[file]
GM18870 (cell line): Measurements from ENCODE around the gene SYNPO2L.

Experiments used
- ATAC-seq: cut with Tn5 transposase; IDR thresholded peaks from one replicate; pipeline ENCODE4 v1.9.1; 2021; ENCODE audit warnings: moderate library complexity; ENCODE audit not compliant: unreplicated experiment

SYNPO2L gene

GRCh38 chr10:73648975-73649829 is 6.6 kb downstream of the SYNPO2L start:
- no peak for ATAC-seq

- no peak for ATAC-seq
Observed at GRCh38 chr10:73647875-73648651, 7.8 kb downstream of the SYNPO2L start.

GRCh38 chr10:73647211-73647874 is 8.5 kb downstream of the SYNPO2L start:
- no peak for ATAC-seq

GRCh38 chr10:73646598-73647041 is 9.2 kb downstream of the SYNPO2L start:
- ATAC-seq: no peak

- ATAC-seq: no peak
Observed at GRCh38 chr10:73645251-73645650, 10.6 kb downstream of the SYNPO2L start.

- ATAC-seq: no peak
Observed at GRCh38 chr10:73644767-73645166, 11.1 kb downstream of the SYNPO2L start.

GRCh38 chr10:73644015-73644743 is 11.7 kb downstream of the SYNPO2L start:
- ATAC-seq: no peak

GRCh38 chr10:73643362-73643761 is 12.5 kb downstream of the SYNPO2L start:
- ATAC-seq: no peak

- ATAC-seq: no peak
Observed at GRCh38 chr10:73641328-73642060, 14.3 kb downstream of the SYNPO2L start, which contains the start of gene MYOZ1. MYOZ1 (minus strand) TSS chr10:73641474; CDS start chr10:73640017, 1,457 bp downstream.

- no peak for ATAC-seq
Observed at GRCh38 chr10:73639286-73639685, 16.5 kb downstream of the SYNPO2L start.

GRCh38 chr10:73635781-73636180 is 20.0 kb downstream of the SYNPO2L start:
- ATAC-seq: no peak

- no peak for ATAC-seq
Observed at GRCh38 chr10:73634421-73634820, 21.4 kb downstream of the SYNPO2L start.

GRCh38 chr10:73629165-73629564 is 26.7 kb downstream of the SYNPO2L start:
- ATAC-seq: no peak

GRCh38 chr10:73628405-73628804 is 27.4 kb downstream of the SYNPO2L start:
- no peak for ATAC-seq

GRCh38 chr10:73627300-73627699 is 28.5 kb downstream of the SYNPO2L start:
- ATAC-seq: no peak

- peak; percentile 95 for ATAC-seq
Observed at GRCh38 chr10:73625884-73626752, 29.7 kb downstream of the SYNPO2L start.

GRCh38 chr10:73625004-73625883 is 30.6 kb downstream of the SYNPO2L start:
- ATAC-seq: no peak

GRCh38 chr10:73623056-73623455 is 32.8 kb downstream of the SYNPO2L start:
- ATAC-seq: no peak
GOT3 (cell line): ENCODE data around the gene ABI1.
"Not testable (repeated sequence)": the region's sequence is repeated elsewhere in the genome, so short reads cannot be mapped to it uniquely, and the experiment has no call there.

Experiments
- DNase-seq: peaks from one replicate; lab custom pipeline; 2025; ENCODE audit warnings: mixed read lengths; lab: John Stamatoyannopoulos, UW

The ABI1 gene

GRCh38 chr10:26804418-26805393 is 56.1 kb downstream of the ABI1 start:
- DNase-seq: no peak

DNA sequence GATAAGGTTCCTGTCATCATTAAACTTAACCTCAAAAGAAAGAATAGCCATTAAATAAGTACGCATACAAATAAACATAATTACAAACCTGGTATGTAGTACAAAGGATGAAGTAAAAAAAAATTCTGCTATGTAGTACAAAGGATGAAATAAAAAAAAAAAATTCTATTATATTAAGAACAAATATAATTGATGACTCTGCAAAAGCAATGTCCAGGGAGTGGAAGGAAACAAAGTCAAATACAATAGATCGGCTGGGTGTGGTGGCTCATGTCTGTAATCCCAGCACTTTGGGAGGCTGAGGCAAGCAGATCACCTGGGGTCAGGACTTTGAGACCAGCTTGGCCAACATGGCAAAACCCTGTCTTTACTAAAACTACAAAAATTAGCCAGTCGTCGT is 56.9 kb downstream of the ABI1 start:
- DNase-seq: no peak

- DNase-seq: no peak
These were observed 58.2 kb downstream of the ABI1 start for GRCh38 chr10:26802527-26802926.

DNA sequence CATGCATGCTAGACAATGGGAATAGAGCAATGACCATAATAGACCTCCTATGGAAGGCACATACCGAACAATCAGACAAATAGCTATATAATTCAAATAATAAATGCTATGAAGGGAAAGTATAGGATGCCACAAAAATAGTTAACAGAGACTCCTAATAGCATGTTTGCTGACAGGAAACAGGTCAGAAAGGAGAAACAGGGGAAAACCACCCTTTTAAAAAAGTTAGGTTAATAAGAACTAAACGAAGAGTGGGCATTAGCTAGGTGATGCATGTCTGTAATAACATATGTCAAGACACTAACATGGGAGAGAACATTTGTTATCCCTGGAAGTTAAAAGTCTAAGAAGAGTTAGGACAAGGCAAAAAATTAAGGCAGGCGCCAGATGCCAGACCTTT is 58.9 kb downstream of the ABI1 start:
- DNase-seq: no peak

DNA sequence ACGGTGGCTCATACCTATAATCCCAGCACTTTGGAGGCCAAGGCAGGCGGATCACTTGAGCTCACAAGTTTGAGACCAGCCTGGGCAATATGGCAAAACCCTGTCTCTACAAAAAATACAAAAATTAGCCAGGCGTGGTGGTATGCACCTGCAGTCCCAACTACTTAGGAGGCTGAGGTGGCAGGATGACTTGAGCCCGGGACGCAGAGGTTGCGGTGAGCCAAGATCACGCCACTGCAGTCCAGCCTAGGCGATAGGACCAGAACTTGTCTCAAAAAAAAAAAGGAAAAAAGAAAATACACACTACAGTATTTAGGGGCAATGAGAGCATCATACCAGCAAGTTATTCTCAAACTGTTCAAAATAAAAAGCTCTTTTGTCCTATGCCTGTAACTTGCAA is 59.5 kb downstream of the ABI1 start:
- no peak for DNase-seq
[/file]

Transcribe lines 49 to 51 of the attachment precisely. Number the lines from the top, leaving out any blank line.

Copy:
- DNase-seq: no peak

- DNase-seq: no peak
These were observed 58.2 kb downstream of the ABI1 start for GRCh38 chr10:26802527-26802926.